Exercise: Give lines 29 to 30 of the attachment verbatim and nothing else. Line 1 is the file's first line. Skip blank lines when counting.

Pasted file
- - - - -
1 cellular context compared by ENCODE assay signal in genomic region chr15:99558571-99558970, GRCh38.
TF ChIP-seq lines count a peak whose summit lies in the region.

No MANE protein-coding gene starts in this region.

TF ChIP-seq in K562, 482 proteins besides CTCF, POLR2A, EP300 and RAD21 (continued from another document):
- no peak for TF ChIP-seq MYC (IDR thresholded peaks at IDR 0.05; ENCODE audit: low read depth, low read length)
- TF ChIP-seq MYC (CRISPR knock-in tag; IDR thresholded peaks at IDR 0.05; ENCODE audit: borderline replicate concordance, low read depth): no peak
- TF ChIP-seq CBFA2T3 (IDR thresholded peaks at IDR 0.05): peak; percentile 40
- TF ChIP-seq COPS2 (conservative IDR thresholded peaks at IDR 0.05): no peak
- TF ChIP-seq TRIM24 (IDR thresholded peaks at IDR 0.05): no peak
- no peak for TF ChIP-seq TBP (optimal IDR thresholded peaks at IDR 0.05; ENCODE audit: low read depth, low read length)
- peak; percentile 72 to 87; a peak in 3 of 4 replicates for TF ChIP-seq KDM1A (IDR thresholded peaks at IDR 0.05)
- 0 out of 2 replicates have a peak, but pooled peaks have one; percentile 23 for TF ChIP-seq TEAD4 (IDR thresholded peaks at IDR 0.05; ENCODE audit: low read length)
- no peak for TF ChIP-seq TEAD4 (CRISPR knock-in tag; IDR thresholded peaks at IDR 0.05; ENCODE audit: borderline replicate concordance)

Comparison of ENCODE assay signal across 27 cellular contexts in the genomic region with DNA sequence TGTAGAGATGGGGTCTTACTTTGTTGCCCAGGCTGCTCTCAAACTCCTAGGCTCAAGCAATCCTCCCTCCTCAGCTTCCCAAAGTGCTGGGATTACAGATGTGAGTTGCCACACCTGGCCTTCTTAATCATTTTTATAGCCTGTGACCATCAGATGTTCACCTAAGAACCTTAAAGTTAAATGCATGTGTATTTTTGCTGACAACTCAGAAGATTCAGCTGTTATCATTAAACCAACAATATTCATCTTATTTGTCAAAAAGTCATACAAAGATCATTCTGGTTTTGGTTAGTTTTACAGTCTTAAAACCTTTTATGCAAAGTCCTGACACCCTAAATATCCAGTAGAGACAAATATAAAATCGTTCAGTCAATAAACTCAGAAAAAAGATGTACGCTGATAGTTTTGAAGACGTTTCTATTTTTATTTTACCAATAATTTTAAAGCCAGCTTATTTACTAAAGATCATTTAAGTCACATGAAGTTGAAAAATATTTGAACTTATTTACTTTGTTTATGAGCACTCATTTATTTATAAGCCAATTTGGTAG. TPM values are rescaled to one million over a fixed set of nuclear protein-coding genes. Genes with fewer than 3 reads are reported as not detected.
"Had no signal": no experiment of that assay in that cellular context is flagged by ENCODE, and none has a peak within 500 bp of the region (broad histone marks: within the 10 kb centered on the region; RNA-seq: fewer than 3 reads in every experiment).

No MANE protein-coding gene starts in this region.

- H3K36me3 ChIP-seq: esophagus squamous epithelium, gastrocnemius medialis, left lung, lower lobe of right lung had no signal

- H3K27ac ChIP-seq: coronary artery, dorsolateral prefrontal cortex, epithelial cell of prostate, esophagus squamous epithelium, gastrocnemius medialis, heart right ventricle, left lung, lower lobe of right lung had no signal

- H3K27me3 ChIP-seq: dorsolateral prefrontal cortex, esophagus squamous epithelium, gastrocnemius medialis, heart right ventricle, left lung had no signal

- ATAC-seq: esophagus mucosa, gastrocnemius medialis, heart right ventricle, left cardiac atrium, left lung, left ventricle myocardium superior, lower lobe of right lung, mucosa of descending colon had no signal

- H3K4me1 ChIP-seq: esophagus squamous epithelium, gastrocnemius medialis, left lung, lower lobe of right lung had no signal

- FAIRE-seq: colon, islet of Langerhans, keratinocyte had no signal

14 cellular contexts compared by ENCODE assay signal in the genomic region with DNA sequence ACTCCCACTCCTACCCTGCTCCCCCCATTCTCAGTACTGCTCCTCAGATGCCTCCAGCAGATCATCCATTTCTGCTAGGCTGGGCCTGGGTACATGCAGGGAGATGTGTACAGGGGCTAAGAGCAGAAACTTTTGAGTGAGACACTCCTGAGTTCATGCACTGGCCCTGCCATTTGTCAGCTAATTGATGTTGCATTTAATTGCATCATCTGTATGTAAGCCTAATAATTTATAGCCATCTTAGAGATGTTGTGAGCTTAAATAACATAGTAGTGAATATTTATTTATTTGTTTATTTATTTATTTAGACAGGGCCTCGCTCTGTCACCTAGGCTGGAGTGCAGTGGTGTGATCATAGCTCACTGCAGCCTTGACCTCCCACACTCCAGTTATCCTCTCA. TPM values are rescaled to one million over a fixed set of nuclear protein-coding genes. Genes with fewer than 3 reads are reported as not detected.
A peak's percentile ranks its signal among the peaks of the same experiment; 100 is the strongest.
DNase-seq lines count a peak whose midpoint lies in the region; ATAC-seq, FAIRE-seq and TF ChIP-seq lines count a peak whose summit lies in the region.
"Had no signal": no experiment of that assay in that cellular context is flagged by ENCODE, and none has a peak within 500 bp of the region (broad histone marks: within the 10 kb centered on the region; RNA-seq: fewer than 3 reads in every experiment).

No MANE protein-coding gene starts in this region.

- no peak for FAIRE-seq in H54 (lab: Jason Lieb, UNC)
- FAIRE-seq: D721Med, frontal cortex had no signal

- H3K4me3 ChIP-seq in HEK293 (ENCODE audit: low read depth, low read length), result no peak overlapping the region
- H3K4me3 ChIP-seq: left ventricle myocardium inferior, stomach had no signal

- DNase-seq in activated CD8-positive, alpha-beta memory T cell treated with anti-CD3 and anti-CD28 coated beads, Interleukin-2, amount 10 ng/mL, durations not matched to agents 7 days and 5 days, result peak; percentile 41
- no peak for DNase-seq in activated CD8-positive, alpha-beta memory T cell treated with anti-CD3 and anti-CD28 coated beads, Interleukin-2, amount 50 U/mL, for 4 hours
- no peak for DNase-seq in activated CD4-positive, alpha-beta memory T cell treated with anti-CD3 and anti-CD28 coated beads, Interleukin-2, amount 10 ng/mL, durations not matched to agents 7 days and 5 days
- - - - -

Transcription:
- FAIRE-seq: D721Med, frontal cortex had no signal

- H3K4me3 ChIP-seq in HEK293 (ENCODE audit: low read depth, low read length), result no peak overlapping the region